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Olympic Village in Tokyo opens doors to first batch of athletes

Olympic village. Photo: IOC

Tokyo, July 13 (MNN) The Tokyo 2020 Olympic Village officially opened its doors on Tuesday to welcome the world’s best athletes ahead of the start of the Games, which will take place between July 23 and August 8.

Over 11,000 athletes from 205 National Olympic Committees and the IOC Refugee Olympic Team will compete in the Games, with the majority staying in the Olympic Village situated in the picturesque Harumi waterfront district of Tokyo.

IOC President Thomas Bach said: “The athletes are grateful that these Olympic Games are happening under these circumstances, and that all measures are being taken to deliver safe and secure Games. After all that they had to overcome during this last year – where they did not know whether the next competition would take place, they did not know whether they could go to training the next day, they did not know where they would meet with their coach again – after all this additional stress during the pandemic, finally they can shine on the Olympic stage. And I hope that they will, under these circumstances nevertheless, enjoy it to the fullest.”

Around 85 per cent of those arriving in the Olympic Village will have been vaccinated against COVID-19.

In addition, all village residents will follow strict COVID-19 countermeasures outlined in the Athletes and Team Officials Playbook.

These include common hygiene practices such as mask wearing, hand sanitisation and physical distancing, as well as details covering daily screening testing and limitations on athletes’ movements.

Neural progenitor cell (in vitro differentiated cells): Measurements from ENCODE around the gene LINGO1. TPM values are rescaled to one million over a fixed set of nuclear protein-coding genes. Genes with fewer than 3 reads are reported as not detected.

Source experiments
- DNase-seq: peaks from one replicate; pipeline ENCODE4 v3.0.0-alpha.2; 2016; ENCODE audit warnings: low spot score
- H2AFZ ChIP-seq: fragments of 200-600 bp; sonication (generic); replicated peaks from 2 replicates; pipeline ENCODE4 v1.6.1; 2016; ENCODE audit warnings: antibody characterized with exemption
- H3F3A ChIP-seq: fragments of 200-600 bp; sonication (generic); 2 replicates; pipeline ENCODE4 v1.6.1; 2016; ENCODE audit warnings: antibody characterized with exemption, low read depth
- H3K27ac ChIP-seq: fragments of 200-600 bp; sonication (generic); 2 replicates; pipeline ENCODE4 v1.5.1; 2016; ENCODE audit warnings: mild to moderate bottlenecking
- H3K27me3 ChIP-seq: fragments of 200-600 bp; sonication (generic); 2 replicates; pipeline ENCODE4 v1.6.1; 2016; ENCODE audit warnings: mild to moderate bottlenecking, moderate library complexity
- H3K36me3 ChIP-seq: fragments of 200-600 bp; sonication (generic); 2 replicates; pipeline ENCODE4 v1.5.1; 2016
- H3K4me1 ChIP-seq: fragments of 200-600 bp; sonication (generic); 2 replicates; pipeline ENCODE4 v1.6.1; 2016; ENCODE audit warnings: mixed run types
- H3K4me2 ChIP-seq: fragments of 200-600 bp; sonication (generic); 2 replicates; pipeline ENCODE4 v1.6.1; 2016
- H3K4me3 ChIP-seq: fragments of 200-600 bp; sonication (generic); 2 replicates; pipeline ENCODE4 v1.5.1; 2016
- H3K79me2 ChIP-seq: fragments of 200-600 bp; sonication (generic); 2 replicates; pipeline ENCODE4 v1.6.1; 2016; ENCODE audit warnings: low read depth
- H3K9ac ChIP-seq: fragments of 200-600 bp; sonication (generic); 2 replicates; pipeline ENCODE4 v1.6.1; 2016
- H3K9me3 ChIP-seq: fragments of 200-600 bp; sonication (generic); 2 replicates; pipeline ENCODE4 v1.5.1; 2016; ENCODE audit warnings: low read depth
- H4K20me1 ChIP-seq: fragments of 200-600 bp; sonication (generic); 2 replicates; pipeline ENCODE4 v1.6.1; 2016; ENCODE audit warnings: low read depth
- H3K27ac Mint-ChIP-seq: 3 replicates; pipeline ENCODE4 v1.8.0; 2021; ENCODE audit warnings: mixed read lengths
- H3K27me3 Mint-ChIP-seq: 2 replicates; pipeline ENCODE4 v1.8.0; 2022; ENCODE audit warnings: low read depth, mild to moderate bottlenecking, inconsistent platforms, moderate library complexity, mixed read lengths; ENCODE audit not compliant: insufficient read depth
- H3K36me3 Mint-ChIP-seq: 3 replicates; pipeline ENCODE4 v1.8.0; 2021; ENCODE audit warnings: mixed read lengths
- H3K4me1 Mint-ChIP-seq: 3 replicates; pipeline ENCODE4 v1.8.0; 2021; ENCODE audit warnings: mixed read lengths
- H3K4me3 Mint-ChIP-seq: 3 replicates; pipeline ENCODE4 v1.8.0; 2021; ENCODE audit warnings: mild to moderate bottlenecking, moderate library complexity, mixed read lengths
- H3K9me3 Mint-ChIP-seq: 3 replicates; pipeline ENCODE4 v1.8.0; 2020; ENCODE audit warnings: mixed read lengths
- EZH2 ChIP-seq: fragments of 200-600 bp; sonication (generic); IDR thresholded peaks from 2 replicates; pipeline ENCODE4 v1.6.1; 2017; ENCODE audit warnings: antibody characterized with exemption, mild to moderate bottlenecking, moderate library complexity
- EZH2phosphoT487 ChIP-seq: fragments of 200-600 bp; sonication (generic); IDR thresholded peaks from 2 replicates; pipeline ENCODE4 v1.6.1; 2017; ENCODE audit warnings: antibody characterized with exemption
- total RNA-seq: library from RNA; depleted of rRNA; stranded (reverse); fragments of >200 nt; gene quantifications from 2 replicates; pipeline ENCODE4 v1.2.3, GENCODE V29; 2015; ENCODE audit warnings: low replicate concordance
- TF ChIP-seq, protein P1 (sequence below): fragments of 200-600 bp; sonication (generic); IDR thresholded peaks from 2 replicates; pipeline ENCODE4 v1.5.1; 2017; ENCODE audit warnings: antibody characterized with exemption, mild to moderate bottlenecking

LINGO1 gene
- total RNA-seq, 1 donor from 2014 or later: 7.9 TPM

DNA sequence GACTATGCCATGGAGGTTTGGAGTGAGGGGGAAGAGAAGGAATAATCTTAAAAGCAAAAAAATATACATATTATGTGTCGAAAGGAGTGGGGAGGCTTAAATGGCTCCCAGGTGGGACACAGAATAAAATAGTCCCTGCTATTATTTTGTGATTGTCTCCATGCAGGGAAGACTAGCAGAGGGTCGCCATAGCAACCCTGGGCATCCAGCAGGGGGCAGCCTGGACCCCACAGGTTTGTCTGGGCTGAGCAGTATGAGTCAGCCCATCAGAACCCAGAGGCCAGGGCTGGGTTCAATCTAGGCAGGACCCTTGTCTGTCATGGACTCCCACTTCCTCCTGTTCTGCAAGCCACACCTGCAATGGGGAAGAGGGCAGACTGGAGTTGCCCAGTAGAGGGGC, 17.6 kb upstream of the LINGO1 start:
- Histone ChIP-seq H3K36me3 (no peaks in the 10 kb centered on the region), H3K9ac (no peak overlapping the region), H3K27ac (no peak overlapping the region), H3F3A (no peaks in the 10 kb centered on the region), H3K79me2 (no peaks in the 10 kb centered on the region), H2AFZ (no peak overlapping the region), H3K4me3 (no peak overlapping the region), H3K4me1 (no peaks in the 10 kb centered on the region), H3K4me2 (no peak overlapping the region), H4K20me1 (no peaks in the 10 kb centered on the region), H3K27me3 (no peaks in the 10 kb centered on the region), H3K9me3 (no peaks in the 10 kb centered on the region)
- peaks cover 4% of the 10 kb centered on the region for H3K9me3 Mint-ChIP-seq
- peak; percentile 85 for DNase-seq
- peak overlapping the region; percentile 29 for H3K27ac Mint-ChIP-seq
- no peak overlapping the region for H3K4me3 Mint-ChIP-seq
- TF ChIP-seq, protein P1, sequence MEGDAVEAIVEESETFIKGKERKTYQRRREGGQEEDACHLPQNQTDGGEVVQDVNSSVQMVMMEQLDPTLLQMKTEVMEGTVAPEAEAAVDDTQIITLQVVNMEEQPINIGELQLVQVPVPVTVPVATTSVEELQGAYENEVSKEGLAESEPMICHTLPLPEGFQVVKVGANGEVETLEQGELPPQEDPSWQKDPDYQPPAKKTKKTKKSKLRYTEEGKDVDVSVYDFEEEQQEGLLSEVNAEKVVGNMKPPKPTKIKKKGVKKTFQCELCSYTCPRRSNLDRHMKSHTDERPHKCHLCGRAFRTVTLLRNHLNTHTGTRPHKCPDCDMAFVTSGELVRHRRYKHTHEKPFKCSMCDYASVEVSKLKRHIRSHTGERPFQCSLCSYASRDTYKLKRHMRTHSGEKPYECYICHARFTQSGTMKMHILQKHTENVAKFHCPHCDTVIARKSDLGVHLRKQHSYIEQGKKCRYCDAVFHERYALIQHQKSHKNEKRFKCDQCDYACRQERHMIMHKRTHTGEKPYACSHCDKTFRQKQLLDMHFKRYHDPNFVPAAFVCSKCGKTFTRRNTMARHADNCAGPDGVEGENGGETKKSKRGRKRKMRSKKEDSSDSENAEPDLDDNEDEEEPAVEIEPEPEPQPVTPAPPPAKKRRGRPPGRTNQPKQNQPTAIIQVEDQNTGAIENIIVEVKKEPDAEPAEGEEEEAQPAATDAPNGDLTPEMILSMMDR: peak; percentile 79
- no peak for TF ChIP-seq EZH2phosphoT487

Whilst in the Olympic Village, the residents will experience a range of unique features designed to make it feel like a home from home.

For example, a dining hall, open 24/7, will offer around 700 food options, catering for all dietary requirements. A fitness centre will also be available, while those looking to relax between competitions can enjoy several recreation areas around the village.

In the residential facilities, the bed frames are made of cardboard and are 100 per cent recyclable, while blackout curtains have been installed to allow sleep at any time during the day.

In their quest to make these the most innovative Olympic Games, Tokyo 2020 is operating several autonomous internal shuttle buses within the Village. There will also, for the first time in the history of the Games, be a dedicated treatment programme which will provide comprehensive medical care for female athletes, at the Clinic Complex (Polyclinic).

When the Games are over, the Olympic Village will become Japan’s first hydrogen-powered town and a barrier-free complex.

Twenty-four buildings will provide a mix of housing for the elderly and young families.

Designed to demonstrate an urban lifestyle that is both environmentally friendly and technologically advanced, the Olympic Village will have green spaces, residential dwellings and sites for international exchange, multi-generational activities in education, culture and sports, and private-public collaboration.

Two satellite Villages are also in operation outside the Tokyo Prefecture: Enoshima (Olympic Sailing Village) and Izu City (Olympic Cycling Village).

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